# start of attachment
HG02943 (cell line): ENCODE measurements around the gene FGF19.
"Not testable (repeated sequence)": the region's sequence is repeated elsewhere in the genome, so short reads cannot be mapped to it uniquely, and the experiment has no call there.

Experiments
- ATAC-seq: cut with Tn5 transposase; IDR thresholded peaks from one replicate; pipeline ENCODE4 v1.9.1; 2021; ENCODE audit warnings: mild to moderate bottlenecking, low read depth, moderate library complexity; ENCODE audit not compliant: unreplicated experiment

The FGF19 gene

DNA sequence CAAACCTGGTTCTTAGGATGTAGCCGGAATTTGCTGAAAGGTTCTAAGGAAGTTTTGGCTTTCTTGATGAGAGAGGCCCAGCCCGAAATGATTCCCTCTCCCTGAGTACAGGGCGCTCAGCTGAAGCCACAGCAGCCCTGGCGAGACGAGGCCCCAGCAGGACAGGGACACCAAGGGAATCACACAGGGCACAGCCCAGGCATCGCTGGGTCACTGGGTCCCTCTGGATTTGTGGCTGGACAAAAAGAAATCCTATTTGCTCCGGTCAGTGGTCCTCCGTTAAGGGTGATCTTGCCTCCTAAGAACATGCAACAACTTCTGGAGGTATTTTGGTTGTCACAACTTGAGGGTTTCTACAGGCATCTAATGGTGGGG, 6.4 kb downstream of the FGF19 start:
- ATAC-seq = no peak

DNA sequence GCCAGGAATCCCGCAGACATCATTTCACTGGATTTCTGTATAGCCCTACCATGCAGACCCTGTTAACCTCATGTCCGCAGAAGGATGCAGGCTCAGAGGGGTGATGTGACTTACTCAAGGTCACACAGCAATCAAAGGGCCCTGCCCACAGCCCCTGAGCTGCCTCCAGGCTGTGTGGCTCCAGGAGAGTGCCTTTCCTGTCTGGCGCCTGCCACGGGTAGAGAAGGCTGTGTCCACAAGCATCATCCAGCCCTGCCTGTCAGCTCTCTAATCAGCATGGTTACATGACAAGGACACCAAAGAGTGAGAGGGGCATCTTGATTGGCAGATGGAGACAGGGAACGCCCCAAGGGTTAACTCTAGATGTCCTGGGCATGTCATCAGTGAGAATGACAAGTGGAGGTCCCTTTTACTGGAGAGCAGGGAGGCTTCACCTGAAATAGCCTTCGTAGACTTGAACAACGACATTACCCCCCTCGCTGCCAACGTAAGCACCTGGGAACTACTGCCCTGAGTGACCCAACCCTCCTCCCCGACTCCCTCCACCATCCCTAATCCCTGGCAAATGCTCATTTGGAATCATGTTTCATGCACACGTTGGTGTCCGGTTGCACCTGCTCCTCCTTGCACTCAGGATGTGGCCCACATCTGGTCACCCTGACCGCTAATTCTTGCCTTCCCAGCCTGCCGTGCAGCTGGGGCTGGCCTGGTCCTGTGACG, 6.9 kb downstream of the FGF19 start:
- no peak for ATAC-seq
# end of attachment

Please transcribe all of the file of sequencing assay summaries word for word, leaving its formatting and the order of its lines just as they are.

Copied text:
HG02943 (cell line): ENCODE measurements around the gene FGF19.
"Not testable (repeated sequence)": the region's sequence is repeated elsewhere in the genome, so short reads cannot be mapped to it uniquely, and the experiment has no call there.

Experiments
- ATAC-seq: cut with Tn5 transposase; IDR thresholded peaks from one replicate; pipeline ENCODE4 v1.9.1; 2021; ENCODE audit warnings: mild to moderate bottlenecking, low read depth, moderate library complexity; ENCODE audit not compliant: unreplicated experiment

The FGF19 gene

DNA sequence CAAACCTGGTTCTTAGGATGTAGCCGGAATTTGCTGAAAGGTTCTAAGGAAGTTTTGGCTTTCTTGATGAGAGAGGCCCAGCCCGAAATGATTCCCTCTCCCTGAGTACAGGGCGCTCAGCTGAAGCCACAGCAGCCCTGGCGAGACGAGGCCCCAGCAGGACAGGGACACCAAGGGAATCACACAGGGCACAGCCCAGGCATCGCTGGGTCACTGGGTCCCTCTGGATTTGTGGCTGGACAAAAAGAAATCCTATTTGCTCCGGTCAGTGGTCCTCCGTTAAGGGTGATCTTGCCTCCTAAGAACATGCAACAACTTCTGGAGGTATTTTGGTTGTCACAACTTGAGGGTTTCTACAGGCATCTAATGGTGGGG, 6.4 kb downstream of the FGF19 start:
- ATAC-seq = no peak

DNA sequence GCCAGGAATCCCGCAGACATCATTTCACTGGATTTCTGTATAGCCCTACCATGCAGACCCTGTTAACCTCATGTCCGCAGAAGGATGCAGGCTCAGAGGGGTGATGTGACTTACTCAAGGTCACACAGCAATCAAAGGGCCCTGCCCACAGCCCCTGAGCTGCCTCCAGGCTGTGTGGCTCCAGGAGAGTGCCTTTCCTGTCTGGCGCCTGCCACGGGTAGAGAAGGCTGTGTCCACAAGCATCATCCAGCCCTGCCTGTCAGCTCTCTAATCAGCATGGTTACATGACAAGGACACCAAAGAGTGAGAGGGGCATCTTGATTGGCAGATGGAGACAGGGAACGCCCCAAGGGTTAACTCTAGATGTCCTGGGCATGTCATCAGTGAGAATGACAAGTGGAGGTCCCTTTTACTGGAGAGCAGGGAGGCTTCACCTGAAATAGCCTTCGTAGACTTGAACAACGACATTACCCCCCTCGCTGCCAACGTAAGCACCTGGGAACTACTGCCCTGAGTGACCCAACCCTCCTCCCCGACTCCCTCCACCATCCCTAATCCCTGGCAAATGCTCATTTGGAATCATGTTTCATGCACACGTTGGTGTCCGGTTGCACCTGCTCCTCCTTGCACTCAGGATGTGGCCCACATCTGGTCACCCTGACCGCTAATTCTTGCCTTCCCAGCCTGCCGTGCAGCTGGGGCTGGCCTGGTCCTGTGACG, 6.9 kb downstream of the FGF19 start:
- no peak for ATAC-seq